Intended for healthcare professionals

Practice Clinical updates

Non-Hodgkin lymphoma

BMJ 2018; 362 doi: https://doi.org/10.1136/bmj.k3204 (Published 22 August 2018) Cite this as: BMJ 2018;362:k3204
  1. Anna Bowzyk Al-Naeeb, consultant clinical oncologist1,
  2. Thankamma Ajithkumar, consultant clinical oncologist2,
  3. Sarah Behan, haematology clinical nurse specialist3,
  4. Daniel James Hodson, consultant haematologist and MRC clinician scientist3 4
  1. 1Department of Oncology, Bedford Hospital, Bedford, UK
  2. 2Department of Oncology, Cambridge University Hospitals NHS Trust, Cambridge, UK
  3. 3Department of Haematology, Cambridge University Hospitals NHS Trust, Cambridge, UK
  4. 4Wellcome Trust-Medical Research Council Stem Cell Institute, University of Cambridge, Cambridge, UK
  1. Correspondence to: D J Hodson djh1002{at}cam.ac.uk

What you need to know

  • A clinical or radiological finding of enlarged lymph nodes may raise suspicion of lymphoma, but a diagnosis cannot be made without tissue biopsy

  • Refer patients with unexplained persistent (>6 weeks), progressive, or generalised lymphadenopathy to the team most appropriate to arrange biopsy as directed by local referral pathways.

  • The commonest high grade lymphoma is diffuse large B cell lymphoma—an aggressive malignancy that is curable in 60-70% of patients with combined immunochemotherapy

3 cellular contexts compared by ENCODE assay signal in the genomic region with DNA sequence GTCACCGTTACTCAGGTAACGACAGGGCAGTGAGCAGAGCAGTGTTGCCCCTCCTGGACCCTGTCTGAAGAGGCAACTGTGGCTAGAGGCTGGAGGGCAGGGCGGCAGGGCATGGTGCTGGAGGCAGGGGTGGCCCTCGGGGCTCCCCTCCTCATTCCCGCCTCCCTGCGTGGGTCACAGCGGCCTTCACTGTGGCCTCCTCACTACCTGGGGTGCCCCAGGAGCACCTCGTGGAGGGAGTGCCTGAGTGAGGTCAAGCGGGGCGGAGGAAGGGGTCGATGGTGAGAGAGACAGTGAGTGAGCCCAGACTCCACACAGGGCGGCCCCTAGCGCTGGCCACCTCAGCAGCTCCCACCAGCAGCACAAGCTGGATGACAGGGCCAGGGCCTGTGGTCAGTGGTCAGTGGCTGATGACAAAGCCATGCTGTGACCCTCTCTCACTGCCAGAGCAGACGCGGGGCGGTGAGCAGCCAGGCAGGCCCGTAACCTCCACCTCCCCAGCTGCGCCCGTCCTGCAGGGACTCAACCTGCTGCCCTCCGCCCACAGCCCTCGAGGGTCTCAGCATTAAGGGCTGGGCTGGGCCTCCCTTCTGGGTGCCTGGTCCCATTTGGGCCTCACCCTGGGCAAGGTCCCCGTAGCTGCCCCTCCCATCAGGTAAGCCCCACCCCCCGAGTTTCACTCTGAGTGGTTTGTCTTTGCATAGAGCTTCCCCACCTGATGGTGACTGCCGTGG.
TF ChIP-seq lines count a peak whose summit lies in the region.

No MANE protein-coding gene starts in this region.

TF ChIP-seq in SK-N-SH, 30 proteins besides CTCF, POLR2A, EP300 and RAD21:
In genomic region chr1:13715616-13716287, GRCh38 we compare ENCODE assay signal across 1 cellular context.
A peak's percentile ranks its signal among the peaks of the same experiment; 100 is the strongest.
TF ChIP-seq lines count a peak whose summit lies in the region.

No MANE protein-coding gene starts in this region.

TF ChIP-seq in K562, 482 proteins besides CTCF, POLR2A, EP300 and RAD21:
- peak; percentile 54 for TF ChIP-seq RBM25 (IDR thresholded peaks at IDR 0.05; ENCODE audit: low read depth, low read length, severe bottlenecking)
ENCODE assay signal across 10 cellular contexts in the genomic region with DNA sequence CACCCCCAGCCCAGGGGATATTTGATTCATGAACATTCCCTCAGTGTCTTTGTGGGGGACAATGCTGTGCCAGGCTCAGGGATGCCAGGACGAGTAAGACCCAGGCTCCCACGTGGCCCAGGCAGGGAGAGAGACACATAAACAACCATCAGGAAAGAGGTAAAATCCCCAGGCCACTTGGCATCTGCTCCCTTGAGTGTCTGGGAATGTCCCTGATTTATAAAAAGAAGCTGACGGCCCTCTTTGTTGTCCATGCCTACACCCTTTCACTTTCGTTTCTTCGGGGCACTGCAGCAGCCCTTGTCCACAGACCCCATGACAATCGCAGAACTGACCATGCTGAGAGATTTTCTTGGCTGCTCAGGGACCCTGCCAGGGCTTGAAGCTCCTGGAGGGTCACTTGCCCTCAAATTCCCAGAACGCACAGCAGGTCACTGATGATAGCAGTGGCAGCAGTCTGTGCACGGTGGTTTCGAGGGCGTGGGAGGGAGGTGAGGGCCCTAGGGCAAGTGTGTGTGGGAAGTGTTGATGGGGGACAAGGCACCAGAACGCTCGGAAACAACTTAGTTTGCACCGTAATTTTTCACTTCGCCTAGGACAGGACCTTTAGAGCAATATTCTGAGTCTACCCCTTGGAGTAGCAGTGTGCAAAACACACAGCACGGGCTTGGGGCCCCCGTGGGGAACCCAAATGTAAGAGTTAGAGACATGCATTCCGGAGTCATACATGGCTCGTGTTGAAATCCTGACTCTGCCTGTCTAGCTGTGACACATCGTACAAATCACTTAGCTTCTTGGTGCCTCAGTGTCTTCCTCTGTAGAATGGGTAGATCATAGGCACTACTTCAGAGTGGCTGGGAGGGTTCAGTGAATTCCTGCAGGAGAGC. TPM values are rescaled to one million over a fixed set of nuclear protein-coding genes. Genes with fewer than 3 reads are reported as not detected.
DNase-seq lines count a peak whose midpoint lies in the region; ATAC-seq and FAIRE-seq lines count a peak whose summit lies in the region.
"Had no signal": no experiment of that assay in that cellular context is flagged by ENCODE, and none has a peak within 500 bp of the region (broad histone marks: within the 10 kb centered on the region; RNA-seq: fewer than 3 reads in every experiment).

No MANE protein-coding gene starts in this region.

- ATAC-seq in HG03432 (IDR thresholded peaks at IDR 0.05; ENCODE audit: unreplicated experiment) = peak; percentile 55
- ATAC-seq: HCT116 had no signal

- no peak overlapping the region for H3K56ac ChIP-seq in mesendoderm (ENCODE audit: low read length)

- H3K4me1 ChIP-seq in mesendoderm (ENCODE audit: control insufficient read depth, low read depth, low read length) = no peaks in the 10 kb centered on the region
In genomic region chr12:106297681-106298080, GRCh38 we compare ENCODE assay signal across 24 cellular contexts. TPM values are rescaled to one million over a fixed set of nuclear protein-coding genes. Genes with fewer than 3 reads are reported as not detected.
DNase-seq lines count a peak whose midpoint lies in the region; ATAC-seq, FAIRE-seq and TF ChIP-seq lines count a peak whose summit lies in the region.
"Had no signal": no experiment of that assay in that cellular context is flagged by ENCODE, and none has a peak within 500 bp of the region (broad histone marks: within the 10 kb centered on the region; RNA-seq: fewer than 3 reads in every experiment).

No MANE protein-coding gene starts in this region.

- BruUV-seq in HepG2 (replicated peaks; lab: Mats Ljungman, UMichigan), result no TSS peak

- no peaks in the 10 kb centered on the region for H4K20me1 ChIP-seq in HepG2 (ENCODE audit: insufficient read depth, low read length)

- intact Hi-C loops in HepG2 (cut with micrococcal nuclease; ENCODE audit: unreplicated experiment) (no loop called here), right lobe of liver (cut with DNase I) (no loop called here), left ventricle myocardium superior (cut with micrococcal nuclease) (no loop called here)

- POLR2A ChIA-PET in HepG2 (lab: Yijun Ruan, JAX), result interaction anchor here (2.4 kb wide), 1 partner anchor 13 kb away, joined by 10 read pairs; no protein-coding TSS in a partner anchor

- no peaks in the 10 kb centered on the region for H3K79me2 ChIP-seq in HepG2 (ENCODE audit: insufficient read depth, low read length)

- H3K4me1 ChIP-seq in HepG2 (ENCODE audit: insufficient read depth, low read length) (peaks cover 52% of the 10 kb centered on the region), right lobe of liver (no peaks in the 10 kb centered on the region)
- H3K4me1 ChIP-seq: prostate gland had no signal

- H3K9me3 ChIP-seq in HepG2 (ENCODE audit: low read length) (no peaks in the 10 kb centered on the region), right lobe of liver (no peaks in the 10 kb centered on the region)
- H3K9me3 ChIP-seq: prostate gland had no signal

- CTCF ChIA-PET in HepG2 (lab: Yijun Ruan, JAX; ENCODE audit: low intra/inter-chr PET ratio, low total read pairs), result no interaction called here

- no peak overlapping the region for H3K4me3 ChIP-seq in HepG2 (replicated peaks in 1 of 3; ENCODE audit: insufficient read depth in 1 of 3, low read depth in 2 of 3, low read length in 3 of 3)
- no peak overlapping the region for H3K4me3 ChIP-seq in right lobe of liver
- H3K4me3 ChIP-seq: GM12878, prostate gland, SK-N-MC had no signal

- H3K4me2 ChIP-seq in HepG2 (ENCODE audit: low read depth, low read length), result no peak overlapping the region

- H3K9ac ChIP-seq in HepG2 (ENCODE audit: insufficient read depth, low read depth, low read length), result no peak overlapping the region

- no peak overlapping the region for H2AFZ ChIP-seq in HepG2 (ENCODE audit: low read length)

• The commonest low grade (indolent) lymphoma is follicular lymphoma—generally considered incurable, it follows a relapsing-remitting course with treatment required intermittently

  • The relapsing and remitting nature of indolent lymphomas can present unique mental health challenges for patients and requires patient education and emotional support

Non-Hodgkin lymphoma are malignant disorders arising from cells of the immune system, and manifest predominantly as lymphadenopathy or solid tumours. The classification of non-Hodgkin lymphoma is complex and ever-evolving, with more than 50 different subtypes listed in the latest World Health Organization classification.1 For non-specialists, however, they can most usefully be categorised as low grade (indolent) or high grade (aggressive) lymphoma since this broad distinction determines the likely natural course and management of the disease. In this clinical update we discuss the principles of diagnosis and management that are of particular relevance to non-specialist physicians, who may encounter patients with non-Hodgkin lymphoma during their initial presentation, therapy, and follow-up.

Sources and selection criteria

We searched PubMed using the key words “non-Hodgkin lymphoma,” “diffuse large B cell lymphoma,” and “follicular lymphoma” to identify reviews and major studies published since 2000. This was supplemented by a review of management guidelines (listed in the “Further educational resources” box), by personal experience of the authors, and by feedback from patients.

How common is non-Hodgkin lymphoma?

Non-Hodgkin lymphoma is the sixth commonest malignancy in the UK with 13 000 new cases diagnosed annually (fig 1).34 The International …

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